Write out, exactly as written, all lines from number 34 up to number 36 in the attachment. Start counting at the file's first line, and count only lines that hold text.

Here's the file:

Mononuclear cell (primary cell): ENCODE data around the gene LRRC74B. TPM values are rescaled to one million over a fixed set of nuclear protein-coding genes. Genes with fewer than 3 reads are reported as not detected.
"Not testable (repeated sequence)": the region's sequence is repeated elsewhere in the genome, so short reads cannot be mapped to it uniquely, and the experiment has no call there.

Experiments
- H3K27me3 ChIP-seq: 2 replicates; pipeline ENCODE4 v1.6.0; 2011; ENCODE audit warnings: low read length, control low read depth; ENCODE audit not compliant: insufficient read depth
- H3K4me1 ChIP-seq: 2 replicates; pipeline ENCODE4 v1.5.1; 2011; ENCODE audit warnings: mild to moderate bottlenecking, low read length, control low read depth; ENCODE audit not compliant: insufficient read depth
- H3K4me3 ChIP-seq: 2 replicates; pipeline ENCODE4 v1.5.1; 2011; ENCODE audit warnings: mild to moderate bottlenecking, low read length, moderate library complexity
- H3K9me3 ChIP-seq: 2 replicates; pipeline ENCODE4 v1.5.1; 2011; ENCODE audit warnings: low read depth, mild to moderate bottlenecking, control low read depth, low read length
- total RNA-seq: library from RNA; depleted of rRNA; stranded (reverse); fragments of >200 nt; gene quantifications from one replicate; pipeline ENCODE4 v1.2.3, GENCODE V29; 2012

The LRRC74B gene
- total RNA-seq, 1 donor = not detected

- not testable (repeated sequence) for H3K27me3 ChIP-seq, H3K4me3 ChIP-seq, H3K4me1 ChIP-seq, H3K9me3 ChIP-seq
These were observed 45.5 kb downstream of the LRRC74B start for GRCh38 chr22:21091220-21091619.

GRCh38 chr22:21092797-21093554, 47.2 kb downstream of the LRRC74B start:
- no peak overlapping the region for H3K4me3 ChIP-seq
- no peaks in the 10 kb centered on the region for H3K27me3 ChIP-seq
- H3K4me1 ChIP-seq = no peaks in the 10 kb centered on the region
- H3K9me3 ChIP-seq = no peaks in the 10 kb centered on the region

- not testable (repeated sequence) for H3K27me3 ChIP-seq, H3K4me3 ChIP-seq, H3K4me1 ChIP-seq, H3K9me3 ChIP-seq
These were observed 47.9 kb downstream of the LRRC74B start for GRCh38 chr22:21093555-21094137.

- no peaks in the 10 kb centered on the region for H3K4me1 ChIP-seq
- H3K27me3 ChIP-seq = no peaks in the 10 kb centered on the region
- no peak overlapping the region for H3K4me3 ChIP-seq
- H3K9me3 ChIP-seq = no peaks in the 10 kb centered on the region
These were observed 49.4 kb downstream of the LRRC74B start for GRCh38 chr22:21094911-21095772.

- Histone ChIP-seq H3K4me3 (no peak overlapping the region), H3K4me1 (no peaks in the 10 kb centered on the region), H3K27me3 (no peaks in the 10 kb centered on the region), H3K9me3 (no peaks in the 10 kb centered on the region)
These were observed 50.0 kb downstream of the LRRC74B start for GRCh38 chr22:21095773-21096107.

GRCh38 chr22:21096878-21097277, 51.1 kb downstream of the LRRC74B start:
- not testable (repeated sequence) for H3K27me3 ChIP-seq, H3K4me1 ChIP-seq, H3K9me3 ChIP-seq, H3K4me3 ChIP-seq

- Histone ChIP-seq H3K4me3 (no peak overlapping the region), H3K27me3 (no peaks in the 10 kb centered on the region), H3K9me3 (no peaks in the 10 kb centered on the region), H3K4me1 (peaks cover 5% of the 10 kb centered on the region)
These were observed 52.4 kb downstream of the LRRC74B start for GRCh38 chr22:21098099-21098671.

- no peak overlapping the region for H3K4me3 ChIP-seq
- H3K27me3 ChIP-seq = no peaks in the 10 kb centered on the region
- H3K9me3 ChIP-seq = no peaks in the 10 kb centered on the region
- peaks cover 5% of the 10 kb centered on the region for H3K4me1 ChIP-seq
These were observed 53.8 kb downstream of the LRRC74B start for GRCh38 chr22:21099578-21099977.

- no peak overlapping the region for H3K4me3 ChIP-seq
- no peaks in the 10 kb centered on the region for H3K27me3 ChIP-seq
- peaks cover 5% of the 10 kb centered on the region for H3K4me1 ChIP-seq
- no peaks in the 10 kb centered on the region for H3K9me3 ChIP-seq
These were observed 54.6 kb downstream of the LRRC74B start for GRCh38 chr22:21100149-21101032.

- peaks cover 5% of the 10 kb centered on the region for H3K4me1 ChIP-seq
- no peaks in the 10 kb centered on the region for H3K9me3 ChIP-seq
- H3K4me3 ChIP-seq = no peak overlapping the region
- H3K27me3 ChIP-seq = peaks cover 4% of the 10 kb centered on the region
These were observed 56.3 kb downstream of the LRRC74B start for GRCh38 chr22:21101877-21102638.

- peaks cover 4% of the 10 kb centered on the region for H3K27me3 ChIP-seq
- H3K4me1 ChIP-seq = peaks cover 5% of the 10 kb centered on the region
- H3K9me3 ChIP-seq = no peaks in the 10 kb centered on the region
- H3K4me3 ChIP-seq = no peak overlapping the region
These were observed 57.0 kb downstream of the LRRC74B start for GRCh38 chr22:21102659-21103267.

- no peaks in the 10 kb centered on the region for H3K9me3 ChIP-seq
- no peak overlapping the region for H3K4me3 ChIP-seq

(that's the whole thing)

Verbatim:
- peaks cover 5% of the 10 kb centered on the region for H3K4me1 ChIP-seq
These were observed 53.8 kb downstream of the LRRC74B start for GRCh38 chr22:21099578-21099977.

- no peak overlapping the region for H3K4me3 ChIP-seq